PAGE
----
Today, employers have less leeway in what they offer college students. While there are some college programs that “pay” students in credit hours, and thus prohibit employers paying them a salary, most do not and that means businesses are faced with the “to pay” or “not to pay” question.

Myth 1: There Is No “To Pay” or “Not to Pay” Question

If you’ve been lining up a bunch of busy projects for the summer in the hopes to land some free help, get over it. While I’m not an attorney, I can tell you this paid versus unpaid intern question has come up in court several times and the employers ended up paying the interns after all. Mega publisher Conde Nast was sued by former interns in a class action suit for not paying and settled for $5.8 million. NBCUniversal settled as well.

The only “free” work out there isn’t really work. If you created a program that was more of a hands-on apprenticeship where you spent time teaching and everything was done under your tutelage, you may qualify for a free intern. However, the guiding principle in deciding whether interns deserve a salary is if what they do could be done by a paid employee, as in would you hire someone to do what they are doing if they weren’t available? The Department of Labor also has a six-point test for deciding whether interns should be paid or not.


Myth 2: Interns Are Good for the Bottom Line

At first glance, it would appear interns are great for the bottom line. Even if you do give them an hourly wage, it’s usually much lower than what you’d pay an employee. But the amount of time you’re going to invest in an intern isn’t going to make this a cheap labor solution.

If you create an intern program it should be out of a desire to bring new energy to the workplace, instill a love of your industry in the new generation, and/or as a way of giving back. With the salary and the mentoring you will be doing, it will probably cost you more than if you simply hired a temp or a virtual assistant.

Still, there’s something rewarding about an intern program. Amy Baxter, founder of MMJ Labs told OPEN Forum, “…although we enjoy having extra people and energy, the value we have gotten from interns hasn’t helped the bottom line. It’s something we enjoy, and it’s a great way to expose entrepreneurs to the startup world. We’re really doing the program to give back.”


Myth 3: Today’s Interns Are Just Looking for Experience

Yes, they want experience but not experience filing or shredding documents. They want real business experience and many of them will want input into the projects they work on. Today’s interns are looking to make a mark on what they’re working on, not just add a line or two to a resume.

They may be interning to try and decide if they want to work in your industry or not. Most of them want to get broad exposure to what working in the field would be like. Filing doesn’t do that.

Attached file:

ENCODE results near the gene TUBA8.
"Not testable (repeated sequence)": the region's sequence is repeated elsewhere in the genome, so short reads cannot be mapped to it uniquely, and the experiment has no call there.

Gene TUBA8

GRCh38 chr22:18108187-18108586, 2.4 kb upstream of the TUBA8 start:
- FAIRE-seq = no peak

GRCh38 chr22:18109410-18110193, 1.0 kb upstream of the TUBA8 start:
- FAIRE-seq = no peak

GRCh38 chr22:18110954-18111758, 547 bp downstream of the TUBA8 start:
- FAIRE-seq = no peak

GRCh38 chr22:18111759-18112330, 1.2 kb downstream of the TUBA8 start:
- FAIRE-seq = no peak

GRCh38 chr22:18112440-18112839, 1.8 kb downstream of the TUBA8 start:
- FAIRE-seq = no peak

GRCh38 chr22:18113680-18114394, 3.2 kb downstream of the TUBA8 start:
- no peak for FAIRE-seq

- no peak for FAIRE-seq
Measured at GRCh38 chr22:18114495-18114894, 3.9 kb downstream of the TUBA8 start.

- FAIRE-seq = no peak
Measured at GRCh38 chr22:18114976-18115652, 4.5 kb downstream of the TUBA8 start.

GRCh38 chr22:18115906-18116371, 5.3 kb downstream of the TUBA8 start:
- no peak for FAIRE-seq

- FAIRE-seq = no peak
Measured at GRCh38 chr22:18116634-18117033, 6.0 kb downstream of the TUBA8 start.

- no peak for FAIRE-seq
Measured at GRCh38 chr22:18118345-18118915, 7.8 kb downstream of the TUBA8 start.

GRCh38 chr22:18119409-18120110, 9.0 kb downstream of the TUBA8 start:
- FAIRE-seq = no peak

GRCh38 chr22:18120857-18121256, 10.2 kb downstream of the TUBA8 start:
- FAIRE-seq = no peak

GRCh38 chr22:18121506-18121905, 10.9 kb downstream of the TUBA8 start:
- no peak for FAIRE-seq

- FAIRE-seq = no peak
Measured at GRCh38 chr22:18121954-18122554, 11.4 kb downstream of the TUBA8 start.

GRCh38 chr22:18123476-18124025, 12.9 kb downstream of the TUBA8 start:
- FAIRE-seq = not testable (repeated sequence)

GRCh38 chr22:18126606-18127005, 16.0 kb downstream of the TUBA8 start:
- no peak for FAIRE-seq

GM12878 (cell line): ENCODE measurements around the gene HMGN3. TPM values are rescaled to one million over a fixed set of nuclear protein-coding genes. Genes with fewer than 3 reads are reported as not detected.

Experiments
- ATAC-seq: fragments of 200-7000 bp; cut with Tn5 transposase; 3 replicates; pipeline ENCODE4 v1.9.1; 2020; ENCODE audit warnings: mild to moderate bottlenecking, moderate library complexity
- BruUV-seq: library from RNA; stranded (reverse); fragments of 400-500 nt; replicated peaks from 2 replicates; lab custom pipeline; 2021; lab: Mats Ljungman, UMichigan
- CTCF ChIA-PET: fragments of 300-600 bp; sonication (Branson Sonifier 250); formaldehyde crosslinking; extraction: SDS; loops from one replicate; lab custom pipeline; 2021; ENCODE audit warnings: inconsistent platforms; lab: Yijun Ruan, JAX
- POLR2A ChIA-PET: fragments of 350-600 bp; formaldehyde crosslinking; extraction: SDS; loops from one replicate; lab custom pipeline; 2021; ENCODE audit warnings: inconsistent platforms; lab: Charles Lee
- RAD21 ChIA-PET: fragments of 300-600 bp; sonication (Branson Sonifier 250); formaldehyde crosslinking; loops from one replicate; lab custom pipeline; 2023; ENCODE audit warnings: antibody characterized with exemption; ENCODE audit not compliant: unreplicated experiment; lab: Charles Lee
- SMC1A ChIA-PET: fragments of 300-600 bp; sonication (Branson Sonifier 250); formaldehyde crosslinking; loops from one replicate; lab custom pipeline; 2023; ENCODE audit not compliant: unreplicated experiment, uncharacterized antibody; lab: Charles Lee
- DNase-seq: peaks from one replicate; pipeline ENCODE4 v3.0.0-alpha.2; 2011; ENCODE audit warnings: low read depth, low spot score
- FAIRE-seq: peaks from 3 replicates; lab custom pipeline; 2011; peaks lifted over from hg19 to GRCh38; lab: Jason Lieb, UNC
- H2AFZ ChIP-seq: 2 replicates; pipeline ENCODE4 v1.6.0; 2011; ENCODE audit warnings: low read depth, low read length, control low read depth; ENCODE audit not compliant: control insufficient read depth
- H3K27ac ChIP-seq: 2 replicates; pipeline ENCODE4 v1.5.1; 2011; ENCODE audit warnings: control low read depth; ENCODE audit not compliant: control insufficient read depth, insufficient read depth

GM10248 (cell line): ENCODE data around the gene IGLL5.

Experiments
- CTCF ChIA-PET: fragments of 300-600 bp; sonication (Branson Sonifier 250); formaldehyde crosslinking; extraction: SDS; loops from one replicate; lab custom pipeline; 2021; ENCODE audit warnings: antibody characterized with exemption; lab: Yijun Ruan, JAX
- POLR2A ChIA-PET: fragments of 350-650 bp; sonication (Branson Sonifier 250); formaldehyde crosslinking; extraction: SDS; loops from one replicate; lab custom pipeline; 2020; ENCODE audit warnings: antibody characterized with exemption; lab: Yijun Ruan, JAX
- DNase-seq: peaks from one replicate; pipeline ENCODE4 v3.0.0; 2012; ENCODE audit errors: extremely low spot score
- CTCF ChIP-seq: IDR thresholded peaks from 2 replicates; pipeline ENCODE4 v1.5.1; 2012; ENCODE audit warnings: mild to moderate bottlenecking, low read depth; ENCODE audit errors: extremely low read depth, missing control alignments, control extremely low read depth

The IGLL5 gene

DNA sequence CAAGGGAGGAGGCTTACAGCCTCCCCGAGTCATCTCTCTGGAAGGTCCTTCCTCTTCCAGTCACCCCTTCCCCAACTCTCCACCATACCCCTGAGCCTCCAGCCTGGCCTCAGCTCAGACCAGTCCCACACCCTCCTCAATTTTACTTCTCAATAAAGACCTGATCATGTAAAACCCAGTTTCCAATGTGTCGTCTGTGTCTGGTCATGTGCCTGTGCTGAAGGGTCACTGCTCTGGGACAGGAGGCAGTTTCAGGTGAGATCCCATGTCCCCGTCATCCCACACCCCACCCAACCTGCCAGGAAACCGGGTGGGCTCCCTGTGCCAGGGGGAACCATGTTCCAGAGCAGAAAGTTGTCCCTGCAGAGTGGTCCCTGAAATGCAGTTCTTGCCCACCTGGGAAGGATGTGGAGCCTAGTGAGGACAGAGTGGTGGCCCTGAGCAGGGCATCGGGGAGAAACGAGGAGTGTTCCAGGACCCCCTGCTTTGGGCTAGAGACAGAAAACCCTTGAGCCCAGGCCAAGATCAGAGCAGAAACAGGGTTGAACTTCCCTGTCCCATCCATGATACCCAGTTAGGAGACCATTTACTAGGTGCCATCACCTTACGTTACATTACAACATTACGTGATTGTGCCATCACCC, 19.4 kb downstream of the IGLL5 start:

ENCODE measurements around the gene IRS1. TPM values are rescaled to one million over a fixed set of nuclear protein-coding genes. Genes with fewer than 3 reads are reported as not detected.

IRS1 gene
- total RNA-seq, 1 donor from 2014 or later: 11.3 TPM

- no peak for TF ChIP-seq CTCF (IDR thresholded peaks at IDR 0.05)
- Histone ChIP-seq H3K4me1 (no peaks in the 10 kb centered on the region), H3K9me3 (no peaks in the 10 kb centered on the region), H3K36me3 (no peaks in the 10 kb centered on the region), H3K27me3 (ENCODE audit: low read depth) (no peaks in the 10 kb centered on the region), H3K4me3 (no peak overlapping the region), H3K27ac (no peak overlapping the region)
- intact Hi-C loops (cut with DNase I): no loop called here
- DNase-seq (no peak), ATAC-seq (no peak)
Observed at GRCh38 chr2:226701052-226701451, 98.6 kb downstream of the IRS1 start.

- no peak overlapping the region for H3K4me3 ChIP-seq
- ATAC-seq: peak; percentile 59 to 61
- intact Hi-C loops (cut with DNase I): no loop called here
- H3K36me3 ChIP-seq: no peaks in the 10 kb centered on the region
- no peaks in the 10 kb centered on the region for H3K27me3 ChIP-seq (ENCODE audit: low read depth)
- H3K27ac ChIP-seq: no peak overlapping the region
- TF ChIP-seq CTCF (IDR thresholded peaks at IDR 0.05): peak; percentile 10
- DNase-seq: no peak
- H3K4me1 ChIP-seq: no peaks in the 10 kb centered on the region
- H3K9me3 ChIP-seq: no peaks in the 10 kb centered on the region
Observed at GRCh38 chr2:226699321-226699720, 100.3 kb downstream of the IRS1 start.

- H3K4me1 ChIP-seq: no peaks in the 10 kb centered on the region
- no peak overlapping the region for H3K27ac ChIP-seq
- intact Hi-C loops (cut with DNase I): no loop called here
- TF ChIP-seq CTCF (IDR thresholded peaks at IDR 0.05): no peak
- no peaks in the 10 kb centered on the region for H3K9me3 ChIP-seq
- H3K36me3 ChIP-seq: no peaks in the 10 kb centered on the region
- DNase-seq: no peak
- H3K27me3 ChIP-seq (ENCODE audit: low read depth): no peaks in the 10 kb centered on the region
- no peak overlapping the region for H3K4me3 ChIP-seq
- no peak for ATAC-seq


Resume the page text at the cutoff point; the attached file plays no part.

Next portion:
Myth 4: Interns Want a Job

Some interns are hoping for a job at the end of the internship or at least a contact they can add to their network and someone to circle back with upon graduation. But some interns are considering several fields and they may be testing the waters in yours. Others intend to go into business for themselves and they may be interning for you just so they can see how a business works. Understanding their motivations will make it a much richer experience for all involved.

Bringing on interns can be very rewarding and these myths should not stop you from exploring that option. You just need to be honest about your business goals and why you want to develop an intern program. If it stems from a desire to see things differently, give back, or bring in a new energy you’ll most likely be satisfied with the results. If you thought it was a good way to cut costs, look into virtual assistants.

10 Things to Do for Your Business Instead of Watching TV

150 150 Lauren Finamore


10 Things to Do for Your Business Instead of Watching TV

Written By: Christina R. Metcalf

We all have the same 24 hours in a day. While we may have different responsibilities, the most productive people learn to use their time in valuable ways no matter how little of it there is. They quickly grasp the best way to use “stolen minutes” in between projects or appointments. Some even keep a non-critical to-do list of all the things they want to do when they have those unexpected moments. That way they can make the most of them when they appear.

But if you want to take your day back and get some of those mission critical things done that you never seem to have time for, you may need to be honest with yourself. Instead of waiting for an opening in your day, create one by taking back your night.

After all, how much is binge watching TV really helping your business?

We get it. You need that down time after a busy day. You don’t want to think. You’re burned out. TV is easy. You’re spending time with family. Whatever your excuse is as to why you’re losing hours in your night staring at a screen, you could be moving your business or yourself forward. If you need to unwind that way, give yourself an hour, not three. Here’s what you could be doing instead with just 1-2 hours each night.